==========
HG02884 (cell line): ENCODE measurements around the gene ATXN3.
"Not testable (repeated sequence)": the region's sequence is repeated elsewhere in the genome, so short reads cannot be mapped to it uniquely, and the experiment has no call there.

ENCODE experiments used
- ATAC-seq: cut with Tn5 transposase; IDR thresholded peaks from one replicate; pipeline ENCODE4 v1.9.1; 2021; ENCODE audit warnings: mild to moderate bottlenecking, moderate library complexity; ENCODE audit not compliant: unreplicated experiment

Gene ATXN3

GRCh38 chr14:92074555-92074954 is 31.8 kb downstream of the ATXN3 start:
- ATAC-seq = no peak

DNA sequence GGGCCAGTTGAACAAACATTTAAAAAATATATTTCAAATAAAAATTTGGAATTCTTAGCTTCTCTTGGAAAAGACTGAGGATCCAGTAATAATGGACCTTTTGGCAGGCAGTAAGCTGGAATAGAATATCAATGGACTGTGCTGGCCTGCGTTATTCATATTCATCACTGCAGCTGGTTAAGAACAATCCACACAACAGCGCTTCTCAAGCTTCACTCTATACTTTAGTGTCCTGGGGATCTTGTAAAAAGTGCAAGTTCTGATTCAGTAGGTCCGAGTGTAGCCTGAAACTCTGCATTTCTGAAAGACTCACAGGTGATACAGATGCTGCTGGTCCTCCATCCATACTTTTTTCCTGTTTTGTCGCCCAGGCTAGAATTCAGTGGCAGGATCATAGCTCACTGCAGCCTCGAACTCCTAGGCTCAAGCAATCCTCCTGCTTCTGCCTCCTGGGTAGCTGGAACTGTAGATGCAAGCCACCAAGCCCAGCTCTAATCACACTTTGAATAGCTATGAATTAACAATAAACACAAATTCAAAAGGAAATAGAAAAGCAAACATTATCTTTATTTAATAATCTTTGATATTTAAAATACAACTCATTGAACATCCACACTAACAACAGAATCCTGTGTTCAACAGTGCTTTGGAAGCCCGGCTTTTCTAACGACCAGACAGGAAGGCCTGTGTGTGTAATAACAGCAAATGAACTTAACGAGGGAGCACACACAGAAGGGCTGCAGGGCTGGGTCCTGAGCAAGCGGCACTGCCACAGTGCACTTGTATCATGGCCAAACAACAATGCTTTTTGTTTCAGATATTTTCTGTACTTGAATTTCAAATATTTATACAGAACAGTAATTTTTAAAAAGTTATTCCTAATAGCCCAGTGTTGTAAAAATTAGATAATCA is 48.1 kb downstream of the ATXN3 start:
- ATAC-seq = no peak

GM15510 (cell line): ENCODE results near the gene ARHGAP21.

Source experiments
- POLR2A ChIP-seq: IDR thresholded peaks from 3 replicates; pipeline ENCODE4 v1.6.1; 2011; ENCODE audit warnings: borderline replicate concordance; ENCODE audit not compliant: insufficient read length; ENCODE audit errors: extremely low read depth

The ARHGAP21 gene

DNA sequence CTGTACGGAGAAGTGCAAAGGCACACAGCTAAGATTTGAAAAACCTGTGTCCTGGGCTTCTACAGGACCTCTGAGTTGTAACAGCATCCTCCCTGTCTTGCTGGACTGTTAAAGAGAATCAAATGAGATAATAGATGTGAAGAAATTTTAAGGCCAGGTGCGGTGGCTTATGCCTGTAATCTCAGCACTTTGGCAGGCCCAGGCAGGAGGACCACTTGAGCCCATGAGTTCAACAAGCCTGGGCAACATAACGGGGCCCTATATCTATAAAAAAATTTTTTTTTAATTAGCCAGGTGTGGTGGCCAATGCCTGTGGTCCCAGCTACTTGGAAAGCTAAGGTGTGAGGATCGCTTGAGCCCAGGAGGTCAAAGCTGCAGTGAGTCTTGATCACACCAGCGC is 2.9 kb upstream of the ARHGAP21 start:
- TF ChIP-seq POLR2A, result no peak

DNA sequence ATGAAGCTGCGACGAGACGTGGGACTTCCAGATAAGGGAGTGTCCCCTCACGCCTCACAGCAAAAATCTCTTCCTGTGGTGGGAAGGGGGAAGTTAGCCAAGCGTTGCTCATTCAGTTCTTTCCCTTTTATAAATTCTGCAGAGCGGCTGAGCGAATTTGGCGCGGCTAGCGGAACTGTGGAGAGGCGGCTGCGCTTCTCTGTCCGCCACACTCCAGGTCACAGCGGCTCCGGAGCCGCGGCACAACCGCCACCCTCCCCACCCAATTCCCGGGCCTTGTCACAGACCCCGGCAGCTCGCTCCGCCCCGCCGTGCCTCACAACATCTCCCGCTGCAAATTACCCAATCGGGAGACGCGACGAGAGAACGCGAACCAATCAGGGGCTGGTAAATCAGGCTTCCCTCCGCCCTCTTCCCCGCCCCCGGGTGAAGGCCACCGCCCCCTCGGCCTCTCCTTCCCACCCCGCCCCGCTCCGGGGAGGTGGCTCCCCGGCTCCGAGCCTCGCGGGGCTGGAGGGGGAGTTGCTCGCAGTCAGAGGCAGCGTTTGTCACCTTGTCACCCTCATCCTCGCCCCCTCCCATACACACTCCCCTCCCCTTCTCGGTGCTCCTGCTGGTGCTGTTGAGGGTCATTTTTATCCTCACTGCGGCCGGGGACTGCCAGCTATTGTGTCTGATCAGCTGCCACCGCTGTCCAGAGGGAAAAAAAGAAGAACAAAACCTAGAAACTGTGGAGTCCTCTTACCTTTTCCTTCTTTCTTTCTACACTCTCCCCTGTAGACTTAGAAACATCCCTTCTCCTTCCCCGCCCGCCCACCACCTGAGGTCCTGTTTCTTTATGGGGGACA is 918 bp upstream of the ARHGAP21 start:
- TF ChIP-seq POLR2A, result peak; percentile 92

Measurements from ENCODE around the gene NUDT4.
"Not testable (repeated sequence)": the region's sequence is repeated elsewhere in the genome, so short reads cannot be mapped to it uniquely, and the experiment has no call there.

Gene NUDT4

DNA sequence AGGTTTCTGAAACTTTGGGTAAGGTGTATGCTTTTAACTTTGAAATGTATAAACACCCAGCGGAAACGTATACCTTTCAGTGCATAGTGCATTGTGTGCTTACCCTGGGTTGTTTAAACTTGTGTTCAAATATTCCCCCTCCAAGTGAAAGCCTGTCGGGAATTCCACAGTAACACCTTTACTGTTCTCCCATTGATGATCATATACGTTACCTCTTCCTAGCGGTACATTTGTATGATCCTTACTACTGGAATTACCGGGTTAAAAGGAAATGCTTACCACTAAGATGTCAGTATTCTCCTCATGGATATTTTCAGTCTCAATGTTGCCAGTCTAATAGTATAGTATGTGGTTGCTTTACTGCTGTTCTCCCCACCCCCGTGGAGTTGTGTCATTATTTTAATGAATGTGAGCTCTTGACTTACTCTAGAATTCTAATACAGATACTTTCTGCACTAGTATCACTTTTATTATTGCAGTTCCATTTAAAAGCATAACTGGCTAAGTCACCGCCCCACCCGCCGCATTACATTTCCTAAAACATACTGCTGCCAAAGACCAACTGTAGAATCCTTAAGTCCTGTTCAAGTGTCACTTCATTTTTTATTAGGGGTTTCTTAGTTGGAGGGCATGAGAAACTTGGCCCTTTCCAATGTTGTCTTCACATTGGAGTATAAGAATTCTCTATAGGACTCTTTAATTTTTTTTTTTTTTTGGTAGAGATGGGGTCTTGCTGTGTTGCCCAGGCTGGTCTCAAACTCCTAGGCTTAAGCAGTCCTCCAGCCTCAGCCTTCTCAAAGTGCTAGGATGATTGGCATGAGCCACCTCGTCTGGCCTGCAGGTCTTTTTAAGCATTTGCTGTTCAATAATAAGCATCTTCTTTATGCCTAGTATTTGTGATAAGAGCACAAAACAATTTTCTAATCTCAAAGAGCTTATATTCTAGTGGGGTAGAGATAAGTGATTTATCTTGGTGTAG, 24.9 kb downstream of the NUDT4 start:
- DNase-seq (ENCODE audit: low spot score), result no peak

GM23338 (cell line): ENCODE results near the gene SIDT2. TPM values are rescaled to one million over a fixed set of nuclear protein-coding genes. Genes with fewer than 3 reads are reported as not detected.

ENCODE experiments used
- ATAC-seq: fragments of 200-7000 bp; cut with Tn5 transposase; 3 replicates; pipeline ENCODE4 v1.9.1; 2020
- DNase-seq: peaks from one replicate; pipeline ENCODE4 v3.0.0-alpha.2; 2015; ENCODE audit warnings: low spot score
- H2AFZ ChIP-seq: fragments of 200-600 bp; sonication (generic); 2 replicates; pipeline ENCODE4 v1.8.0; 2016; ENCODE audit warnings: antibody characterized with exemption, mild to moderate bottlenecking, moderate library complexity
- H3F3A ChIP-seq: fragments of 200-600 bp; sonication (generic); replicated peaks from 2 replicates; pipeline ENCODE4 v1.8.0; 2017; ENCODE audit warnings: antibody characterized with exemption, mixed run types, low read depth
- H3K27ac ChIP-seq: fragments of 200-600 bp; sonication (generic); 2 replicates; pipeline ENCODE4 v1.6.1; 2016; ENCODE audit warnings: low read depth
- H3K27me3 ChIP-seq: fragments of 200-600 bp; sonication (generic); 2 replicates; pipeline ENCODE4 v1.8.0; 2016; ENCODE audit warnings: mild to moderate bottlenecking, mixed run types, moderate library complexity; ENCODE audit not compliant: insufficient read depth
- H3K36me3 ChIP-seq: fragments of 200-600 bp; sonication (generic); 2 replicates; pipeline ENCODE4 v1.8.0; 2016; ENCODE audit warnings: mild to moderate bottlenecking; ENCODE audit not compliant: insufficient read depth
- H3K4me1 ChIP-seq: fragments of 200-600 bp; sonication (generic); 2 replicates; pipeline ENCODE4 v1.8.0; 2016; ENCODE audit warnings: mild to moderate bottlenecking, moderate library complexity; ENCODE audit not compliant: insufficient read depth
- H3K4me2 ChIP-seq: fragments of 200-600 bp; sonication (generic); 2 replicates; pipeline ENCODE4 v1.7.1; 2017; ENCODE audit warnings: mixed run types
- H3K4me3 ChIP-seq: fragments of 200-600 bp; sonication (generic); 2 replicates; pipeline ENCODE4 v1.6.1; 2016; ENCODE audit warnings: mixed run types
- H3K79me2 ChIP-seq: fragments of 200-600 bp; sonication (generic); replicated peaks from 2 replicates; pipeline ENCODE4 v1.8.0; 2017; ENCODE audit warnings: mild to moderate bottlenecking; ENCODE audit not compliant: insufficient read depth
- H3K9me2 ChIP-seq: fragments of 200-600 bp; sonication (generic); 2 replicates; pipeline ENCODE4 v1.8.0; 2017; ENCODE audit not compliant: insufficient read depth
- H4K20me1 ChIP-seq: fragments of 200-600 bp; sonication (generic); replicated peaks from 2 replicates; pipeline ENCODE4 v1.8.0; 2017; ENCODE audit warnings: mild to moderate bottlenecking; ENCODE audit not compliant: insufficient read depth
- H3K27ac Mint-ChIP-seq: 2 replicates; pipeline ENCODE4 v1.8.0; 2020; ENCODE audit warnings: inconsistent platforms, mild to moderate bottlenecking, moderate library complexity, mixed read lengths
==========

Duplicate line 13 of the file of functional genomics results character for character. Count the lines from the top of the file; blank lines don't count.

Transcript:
The ARHGAP21 gene